To ride dressage is to dance with your horse, equal partners in the delicate and sometimes difficult work of creating harmony and beauty.

Monday, September 30, 2013

Good timing gone

I rode on Wednesday last week, and then was gone for two days for a quick road trip. I don't usually ride on Saturday, but figured I'd be back in the saddle yesterday, after just one extra day off for my boy (I strive to take no more than two days off between rides). The forecast was for sunny, dry days in the low 70s through the weekend – perfection!

Well, I have never experienced such a Dr. Jekyll/Mr. Hyde change between the forecast and reality before in my life! A typhoon left Japan and headed for the Pacific Northwest, and it's been dumping on us since Friday:

There are breaks between the showers and downpours today, but I'm too swamped with homeschooling and other duties to try and take advantage of them. I've got to at least turn the boy out for a romp and a roll; he's starting to act like the cooped-up colt on stall rest I was dealing with before bringing him home!

Tuesday, September 24, 2013

Beating the rain again

It is raining again, and I don't care! I had another great schooling session on Lance before it started, after doing chores (rather late) and getting Brian through two of his school subjects.

I turned Lance loose before riding again, since he didn't get out at all yesterday. I like Mary's term – a horse needs a chance to "get its ya-yas out." This time he just had the saddle on, no bridle, so when he paused to snatch a snack from the overhanging maple tree, I let him.

A thirst for the thistles coming up along the baseboard? Go for it!

As for our ride, Lance's canter departs – even the problematic right lead depart – are getting better and better. After observing his right lead canter departs in our last lesson, Julie's opinion was that the problem was attitude, not comfort or ability. Her counsel was to make sure Lance was giving me a forward, quality trot with an active inside hind before asking for the canter with correct, light aids. (I had ceased using my outside leg since it seemed to irritate him.) It was obviously good advice!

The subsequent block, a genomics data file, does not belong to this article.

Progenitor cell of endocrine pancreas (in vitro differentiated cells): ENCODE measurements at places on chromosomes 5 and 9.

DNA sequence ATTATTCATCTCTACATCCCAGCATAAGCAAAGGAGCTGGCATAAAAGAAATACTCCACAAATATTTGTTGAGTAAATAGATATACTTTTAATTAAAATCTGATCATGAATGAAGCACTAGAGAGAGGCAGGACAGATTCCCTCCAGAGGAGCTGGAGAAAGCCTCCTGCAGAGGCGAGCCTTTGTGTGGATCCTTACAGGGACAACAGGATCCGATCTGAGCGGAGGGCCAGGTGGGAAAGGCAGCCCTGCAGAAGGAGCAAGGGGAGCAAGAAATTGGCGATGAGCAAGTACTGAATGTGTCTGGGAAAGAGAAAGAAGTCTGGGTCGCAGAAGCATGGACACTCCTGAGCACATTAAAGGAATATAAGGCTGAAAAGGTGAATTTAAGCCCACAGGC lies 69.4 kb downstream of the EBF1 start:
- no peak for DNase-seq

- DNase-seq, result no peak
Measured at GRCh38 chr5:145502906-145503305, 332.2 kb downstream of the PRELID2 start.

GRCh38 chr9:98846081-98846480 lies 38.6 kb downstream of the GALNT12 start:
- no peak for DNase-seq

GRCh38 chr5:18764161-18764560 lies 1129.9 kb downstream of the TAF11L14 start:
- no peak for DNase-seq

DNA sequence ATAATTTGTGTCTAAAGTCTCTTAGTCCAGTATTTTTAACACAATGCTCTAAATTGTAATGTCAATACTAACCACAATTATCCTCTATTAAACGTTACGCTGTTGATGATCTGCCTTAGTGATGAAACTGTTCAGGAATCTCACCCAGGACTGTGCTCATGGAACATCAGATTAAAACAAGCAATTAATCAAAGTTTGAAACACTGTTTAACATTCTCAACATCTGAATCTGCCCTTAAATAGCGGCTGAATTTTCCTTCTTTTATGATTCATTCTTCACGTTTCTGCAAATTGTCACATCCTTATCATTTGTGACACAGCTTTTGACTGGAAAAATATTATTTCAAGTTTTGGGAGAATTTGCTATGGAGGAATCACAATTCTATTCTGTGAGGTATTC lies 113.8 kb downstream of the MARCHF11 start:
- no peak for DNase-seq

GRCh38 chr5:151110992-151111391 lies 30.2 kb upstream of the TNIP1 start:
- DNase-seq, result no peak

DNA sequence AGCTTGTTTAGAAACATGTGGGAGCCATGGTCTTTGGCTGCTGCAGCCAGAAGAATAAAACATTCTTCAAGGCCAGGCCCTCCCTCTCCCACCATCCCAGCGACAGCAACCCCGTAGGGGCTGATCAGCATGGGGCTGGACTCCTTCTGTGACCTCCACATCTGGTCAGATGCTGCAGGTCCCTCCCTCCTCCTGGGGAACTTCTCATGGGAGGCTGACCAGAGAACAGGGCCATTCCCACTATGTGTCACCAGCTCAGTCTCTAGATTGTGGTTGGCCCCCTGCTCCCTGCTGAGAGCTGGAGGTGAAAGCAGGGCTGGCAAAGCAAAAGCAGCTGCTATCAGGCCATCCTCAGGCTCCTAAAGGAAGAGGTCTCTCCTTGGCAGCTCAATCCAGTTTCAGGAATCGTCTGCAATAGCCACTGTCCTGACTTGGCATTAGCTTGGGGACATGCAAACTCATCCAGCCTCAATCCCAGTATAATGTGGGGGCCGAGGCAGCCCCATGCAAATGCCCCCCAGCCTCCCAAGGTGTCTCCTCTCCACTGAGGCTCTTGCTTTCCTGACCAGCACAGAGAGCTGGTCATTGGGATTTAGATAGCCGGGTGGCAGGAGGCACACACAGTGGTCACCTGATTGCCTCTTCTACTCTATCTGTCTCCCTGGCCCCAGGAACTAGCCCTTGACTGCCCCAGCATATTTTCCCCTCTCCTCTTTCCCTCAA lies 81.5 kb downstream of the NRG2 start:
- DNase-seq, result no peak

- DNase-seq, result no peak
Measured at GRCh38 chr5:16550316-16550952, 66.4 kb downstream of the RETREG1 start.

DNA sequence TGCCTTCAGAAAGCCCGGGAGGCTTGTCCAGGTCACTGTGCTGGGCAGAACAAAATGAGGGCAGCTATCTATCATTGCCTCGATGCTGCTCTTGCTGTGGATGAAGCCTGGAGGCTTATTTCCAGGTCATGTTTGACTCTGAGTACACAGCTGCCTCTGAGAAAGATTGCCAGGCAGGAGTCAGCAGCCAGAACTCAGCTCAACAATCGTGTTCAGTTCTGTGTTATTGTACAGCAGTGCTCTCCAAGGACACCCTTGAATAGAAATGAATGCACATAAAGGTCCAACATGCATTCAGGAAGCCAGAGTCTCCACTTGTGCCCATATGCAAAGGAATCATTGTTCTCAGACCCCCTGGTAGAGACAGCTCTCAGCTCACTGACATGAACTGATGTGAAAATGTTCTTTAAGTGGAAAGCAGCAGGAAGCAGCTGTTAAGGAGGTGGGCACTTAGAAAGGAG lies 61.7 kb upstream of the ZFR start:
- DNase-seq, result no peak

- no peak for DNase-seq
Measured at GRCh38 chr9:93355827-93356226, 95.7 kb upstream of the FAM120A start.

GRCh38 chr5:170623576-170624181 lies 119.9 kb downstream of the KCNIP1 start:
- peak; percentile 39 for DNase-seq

Lance is also responding better to the "coiling and releasing the spring" work at the trot. He's actually giving me some half-steps instead of trying to drop to the walk when I bring him back with strong half-halts. I'm so proud of his progress!

Sunday, September 22, 2013

Pent up

How quickly it happens. After a summer of being out all day every day, the horses have been kept in more often lately due to threat of rain. No, the horses wouldn't melt, but our sloped summer sacrifice pasture gets "slicker 'n snot" with just a bit of precip.

I rode Monday-Friday last week, but wasn't sure when I'd get to ride again from the looks of the forecast. Our first seasonal storm was supposed to arrival with the Autumnal Equinox, and it did get dark and windy and rainy for awhile. Then late this afternoon, the clouds broke up and the sun broke through. Having worked through the majority of my to-do list, I changed into my breeches (a fleece-lined pair!) and headed to the barn without a twinge of guilt.

Lance acted cranky while I got him groomed and tacked up, and seemed a little fresh when I lead him into the arena. I decided it wouldn't hurt to tie up his reins and turn him loose for a few minutes. Well, the first thing he wanted to do was stop, drop and roll – with the saddle on. Fortunately I was able to dissuade him of that idea, but only with the application of my dressage whip. Then the rodeo began; you would have thought he'd been cooped up for a month instead of a day! By the time I thought to grab my camera, the action was more tame. (The photos aren't great, but I still think he looks lovely; he carries himself so well!)

When I called, he was ready to come,
and we proceeded to have a good ride. As with every ride last week, he ended up with "lipstick," always a welcome sign:

As I write this and watch the nightly news, it is raining hard again. I'm so happy I was able to shoehorn in a ride!

Friday, September 20, 2013